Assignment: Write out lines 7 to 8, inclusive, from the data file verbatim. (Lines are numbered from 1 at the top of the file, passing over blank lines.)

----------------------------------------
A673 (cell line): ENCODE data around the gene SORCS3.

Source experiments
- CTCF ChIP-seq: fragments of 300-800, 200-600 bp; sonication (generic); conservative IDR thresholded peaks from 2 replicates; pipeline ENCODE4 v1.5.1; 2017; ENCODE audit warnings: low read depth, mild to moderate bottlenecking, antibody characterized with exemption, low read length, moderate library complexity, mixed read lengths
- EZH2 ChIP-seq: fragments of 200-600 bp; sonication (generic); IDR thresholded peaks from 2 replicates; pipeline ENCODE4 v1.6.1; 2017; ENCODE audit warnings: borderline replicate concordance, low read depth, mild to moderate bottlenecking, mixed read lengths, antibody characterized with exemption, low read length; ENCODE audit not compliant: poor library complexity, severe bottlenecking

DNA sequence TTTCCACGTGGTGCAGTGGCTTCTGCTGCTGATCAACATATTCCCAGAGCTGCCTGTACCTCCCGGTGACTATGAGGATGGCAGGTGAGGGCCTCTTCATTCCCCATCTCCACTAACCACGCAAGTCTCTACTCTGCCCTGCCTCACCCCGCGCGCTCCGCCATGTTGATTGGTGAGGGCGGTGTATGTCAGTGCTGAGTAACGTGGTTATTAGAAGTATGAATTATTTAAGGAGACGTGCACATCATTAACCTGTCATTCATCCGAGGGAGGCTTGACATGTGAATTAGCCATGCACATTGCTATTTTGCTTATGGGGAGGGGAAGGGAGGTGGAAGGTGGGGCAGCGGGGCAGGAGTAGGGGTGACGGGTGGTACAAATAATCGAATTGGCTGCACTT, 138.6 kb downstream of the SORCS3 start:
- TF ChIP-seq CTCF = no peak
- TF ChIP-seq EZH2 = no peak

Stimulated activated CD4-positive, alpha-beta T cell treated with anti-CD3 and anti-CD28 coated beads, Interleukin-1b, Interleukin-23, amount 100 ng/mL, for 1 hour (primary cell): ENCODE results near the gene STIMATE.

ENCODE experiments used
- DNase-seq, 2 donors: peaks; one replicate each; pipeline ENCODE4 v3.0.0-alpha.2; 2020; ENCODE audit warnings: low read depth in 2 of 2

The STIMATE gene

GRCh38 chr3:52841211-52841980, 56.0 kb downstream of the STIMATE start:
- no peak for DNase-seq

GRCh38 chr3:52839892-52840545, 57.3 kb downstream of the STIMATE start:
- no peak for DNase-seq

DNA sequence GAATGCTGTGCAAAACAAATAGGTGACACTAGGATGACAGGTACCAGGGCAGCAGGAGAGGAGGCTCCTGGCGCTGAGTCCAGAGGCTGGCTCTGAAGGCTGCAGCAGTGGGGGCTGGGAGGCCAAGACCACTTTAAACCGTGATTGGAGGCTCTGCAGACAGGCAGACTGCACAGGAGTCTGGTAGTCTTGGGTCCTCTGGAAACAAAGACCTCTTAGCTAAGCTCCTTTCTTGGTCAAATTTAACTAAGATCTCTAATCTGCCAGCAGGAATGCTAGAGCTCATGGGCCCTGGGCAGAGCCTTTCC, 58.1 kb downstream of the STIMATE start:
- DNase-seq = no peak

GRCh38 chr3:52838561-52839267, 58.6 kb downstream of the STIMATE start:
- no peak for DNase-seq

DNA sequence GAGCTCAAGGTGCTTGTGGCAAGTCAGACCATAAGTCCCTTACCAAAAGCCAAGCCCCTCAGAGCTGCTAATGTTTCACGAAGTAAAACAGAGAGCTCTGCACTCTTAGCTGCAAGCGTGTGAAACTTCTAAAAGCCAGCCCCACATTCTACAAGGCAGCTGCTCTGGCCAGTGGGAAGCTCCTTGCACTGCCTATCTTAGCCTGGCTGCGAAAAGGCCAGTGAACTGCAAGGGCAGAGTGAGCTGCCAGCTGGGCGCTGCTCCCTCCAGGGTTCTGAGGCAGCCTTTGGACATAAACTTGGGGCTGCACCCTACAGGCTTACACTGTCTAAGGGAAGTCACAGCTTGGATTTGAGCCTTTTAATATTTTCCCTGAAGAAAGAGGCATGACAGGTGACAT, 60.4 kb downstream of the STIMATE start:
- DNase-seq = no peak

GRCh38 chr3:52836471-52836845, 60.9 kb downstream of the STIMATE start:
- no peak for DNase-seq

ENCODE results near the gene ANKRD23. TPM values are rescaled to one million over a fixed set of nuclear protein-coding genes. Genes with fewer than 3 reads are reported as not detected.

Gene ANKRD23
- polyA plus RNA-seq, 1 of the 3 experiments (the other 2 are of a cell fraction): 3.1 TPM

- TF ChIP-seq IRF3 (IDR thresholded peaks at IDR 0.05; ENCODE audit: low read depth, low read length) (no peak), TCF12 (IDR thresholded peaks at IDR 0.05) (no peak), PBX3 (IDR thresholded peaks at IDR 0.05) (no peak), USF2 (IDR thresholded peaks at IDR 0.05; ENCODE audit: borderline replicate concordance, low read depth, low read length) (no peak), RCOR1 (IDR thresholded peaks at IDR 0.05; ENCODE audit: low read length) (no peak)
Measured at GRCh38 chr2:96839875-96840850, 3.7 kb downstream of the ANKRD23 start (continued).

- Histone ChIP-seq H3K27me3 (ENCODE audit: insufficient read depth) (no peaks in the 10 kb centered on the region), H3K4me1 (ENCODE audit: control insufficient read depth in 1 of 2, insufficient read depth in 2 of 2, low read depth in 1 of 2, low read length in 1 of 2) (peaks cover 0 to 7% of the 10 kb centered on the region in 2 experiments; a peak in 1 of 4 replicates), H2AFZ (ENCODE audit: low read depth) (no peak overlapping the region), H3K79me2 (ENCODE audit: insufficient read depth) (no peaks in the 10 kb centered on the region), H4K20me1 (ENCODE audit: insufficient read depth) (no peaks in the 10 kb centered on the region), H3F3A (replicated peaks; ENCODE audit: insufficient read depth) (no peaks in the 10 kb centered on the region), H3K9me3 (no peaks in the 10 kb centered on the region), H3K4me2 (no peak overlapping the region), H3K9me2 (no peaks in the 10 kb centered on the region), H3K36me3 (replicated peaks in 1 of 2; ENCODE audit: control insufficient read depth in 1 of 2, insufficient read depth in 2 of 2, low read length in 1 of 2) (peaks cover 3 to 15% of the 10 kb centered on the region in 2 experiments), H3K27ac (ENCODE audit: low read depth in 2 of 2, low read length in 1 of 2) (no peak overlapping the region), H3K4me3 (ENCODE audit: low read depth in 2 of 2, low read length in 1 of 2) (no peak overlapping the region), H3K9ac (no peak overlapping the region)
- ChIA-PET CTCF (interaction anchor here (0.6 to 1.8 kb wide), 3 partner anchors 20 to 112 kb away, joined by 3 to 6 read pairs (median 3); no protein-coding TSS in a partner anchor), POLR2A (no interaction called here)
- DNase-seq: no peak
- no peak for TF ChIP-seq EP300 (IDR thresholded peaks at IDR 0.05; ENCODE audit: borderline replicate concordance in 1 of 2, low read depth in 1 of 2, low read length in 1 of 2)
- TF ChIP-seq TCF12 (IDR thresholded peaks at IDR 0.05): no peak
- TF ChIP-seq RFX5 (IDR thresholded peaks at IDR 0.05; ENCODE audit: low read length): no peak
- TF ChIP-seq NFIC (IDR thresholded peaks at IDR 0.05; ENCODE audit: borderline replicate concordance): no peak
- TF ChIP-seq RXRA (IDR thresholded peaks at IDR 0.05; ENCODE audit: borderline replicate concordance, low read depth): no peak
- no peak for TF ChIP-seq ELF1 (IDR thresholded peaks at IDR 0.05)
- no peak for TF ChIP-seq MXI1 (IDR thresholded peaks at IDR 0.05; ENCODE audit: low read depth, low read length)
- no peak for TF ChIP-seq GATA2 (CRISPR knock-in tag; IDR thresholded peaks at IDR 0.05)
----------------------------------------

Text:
- TF ChIP-seq EZH2 = no peak

Stimulated activated CD4-positive, alpha-beta T cell treated with anti-CD3 and anti-CD28 coated beads, Interleukin-1b, Interleukin-23, amount 100 ng/mL, for 1 hour (primary cell): ENCODE results near the gene STIMATE.